In addition, hot showers, soaking in a warm Epsom salt bath that completely covers the breast, breast massage, frequent pumping or nursing, pointing your baby’s chin towards the affected area of the breast while nursing, and “dangle nursing” (where you nurse from a position of hands and knees and dangle your breast towards your baby’s mouth) are all recommended to help alleviate discomfort associated with clogged ducts and to prevent development of mastitis.

For Mastitis: (Note: Mastitis is a serious infection and should always be diagnosed and treated by a health professional of your choice.  You may choose to use the following blend to help provide some relief as a supplement to your prescriber’s treatment protocol.)

  • Breast Blend Recipe – combine 3 drops Myrrh, 3 drops Vetiver, 2 drops Copaiba, and 1 drop Blue Spruce with 1/2 tsp carrier oil (Coconut Oil or Young Living’s V-6 Vegetable Complex are good choices). Massage blend onto breasts and under armpits two times daily to help provide relief from pain, swelling, redness or warmth of the breast.  (Recipe from Essential Oils Pocket Reference)

 

I use only Young Living’s 100% pure, therapeutic grade essential oils.  Join Young Living to enjoy a 24% off discount.  Message me for more details or join today here!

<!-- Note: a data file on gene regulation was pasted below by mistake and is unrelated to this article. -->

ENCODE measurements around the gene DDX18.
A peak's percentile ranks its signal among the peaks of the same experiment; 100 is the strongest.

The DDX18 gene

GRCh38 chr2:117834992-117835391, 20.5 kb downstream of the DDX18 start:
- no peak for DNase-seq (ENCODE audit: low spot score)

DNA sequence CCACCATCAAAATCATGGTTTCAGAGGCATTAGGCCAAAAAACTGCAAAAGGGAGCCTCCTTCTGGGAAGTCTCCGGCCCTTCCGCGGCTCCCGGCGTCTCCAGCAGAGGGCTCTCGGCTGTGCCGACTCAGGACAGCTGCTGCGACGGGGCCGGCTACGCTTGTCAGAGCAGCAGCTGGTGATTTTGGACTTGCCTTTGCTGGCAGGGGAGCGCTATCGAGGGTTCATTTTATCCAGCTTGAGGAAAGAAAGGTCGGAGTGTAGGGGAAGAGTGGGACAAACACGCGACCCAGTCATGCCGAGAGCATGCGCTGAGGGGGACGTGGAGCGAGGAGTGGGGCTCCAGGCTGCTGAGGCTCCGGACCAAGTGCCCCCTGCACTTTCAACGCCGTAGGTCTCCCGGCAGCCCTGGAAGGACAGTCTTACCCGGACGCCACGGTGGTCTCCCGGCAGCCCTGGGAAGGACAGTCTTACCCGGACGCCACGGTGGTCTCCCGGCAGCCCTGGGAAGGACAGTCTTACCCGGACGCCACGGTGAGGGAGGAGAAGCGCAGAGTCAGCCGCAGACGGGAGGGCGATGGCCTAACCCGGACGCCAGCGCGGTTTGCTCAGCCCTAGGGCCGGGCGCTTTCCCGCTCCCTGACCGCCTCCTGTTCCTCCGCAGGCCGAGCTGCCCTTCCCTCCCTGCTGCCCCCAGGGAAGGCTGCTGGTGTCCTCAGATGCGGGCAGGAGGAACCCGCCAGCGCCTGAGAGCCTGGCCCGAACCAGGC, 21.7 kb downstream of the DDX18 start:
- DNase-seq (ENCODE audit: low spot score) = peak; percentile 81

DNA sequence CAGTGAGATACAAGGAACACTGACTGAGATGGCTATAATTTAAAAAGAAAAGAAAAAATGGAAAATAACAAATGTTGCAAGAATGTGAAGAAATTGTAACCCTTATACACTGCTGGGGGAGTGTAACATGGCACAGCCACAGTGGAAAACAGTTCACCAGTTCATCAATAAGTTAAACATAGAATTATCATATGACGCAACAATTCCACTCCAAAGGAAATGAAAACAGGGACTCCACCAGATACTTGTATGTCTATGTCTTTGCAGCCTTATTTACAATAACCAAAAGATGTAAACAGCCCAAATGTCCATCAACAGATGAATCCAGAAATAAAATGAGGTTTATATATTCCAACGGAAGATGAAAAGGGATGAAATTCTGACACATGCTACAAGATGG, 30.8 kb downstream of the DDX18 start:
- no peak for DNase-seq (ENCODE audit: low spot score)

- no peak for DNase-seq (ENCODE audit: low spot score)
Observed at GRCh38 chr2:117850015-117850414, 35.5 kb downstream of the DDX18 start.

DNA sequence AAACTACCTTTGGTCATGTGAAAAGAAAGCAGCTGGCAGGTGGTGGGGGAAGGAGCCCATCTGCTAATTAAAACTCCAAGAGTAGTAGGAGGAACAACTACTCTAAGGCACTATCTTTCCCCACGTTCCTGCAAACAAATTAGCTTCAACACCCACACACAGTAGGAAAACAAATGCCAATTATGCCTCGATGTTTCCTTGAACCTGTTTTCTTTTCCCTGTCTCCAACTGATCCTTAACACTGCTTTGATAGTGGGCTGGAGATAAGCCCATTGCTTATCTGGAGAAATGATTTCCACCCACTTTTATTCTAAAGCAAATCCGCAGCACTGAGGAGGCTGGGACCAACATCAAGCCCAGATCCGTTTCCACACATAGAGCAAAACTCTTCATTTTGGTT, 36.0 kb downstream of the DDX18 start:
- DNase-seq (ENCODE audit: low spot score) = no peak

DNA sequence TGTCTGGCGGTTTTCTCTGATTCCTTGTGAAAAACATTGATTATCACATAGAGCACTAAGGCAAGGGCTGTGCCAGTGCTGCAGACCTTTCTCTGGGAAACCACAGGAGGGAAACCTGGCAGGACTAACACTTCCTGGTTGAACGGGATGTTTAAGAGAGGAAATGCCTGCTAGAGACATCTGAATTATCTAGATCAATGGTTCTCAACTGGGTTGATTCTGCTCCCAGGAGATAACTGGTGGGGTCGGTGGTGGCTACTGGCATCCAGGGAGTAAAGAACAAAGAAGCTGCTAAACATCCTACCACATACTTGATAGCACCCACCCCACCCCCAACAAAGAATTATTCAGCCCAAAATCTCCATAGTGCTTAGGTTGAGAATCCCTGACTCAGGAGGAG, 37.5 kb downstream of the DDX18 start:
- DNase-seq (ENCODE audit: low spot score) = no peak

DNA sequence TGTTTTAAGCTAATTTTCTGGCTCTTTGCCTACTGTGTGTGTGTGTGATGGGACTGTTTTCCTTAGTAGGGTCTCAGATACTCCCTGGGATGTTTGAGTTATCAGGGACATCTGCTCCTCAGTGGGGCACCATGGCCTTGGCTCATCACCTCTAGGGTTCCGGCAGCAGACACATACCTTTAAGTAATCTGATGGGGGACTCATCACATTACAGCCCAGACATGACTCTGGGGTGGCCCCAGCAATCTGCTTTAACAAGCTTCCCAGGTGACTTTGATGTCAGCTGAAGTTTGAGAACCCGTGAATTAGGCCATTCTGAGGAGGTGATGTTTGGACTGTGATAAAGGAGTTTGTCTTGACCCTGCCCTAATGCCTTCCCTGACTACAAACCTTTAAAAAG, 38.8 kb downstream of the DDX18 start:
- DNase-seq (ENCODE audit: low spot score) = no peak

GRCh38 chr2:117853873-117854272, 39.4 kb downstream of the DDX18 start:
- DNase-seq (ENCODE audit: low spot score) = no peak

Have you used essential oils as part of your breastfeeding journey?  I’d love to hear your story! Share it in the comments below to keep the conversation going!

 

*These statements have not been evaluated by the FDA. Products and techniques mentioned here are not intended to diagnose, treat, cure or prevent any disease. Information here is in no way intended to replace proper medical help. Consult with the health authorities of your choice for treatment.


Leave a comment

Set Yourself (or Someone You Love) Up For Breastfeeding Success: Products I Love and Gift Basket Ideas #WBW2015

Nothing is more natural than breastfeeding! And in honor of World Breastfeeding Week 2015 I thought I would share some of the products that I love that have helped me along my breastfeeding adventure.  Not all of these products themselves are “natural” per se, although I do have some DIY natural options as well, but they are proved their worth time and again over the last 6 1/2 months in my home.  Check them out to help you on your natural breastfeeding adventure or even better, build a gift basket for someone you love who is expecting to set them up for breastfeeding success!!!